At the AIDS 2016 conference, study authors presented plans for the HVTN 702 study, a critical trial that could lead to the first licensed preventive HIV vaccine in the world. 

The HVTN 100 study evaluated immune responses of South African study participants to a modified version of the RV144 regimen, the only HIV vaccine regimen that has demonstrated efficacy so far. The original RV144 vaccine showed a 31% reduction in HIV infection rate among Thailand study participants over 3.5 years. For this study, however, the RV144 vaccine was made specific to the Clade C subtype of HIV, the adjuvant was changed for one of the vaccines, and a booster injection was added.  

The favorable interim data regarding the percentage of HVTN 100 vaccine recipients who exhibited a range of immune responses and the strength of those responses paved the way for a Phase 3 efficacy trial to commence evaluating the modified RV144 regimen. The placebo-controlled HVTN 702 study will enroll 5,400 HIV-negative women and men across 15 research sites before the end of 2016.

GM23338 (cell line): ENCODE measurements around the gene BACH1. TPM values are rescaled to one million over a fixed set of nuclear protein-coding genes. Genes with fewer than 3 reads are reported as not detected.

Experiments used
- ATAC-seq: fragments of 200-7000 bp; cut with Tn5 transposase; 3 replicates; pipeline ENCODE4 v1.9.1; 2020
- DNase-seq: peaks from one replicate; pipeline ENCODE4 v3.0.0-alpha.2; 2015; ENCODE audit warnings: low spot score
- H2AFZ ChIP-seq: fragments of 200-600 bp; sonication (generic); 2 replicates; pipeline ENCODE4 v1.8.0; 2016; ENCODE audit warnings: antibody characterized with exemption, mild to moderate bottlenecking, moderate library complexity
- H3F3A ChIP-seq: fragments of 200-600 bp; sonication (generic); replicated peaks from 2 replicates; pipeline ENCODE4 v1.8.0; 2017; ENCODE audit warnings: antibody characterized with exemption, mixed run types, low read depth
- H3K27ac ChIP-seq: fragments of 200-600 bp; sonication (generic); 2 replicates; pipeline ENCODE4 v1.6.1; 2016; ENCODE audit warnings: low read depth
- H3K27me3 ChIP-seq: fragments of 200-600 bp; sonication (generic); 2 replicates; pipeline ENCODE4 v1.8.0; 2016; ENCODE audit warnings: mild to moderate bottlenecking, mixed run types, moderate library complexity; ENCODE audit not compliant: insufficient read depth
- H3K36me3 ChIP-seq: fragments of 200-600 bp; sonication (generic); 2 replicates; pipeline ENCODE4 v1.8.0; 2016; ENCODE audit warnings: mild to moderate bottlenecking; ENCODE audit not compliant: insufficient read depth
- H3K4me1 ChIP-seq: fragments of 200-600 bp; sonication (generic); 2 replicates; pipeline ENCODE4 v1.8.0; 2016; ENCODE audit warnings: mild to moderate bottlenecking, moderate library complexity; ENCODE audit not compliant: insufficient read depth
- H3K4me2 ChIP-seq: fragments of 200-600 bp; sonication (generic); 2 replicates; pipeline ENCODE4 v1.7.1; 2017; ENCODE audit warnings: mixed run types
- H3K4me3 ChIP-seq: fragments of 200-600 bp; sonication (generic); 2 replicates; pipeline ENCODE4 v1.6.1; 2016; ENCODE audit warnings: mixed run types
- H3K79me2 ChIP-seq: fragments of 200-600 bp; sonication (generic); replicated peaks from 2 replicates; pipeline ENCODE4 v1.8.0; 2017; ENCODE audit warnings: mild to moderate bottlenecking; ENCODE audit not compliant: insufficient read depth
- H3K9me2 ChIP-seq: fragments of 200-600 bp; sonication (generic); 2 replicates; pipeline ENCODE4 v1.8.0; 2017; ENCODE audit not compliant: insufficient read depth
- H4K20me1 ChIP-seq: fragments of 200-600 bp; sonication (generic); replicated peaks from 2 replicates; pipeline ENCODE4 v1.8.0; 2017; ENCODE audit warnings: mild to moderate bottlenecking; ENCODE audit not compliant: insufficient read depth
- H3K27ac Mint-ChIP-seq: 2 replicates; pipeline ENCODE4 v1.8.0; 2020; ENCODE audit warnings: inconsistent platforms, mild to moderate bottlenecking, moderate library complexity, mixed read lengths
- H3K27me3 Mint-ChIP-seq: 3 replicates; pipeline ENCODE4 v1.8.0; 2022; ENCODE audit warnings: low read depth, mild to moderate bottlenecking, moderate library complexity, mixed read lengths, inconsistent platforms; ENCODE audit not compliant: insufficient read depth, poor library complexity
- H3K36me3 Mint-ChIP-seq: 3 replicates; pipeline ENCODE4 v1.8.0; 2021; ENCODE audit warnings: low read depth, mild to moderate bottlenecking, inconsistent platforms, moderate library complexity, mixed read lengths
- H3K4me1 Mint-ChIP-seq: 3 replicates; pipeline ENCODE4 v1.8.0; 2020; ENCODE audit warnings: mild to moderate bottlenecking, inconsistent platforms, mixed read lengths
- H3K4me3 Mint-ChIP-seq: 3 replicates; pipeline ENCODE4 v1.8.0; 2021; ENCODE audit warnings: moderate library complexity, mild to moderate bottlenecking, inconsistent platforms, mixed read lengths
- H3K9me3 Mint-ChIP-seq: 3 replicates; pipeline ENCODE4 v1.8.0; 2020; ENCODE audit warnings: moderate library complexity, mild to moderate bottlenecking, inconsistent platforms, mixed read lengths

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Study participants will receive five injections over 1 year and will be followed up for 2 years to establish whether the vaccine elicits a sustained protective benefit. The study will also look to confirm previous findings from HVTN 100 regarding the safety of the modified RV144 regimen. 

Researchers also presented the launch of the AMP Studies, the first large-scale human trials to evaluate whether a broadly neutralizing antibody (bNAb) called VRC01 given as an infusion, can prevent against acquiring HIV. The two studies involved are HVTN 704/HPTN 085 (n=2,700) which launched in March, and HVTN 703-HPTN 081 (n=1,500) which launched in June. The AMP Studies will investigate the safety and tolerability of the VRC01 infusion and determine what concentration is needed for effective prevention. In addition, scientists are studying the development of antigens or immunogens that might stimulate the immune system of HIV-negative people to produce bNAbs.

A future multi-site efficacy trial is likely to test a vaccine regimen that includes a “mosaic” immunogen, which carries HIV fragments from different variants of the virus. This complex immunogen is thought be globally relevant despite the predominant variants in different areas. Another possible vaccine approach involves improved vectors that can deliver HIV genes to trigger protection against HIV or those that may be able to deliver bNAb genes directly.  

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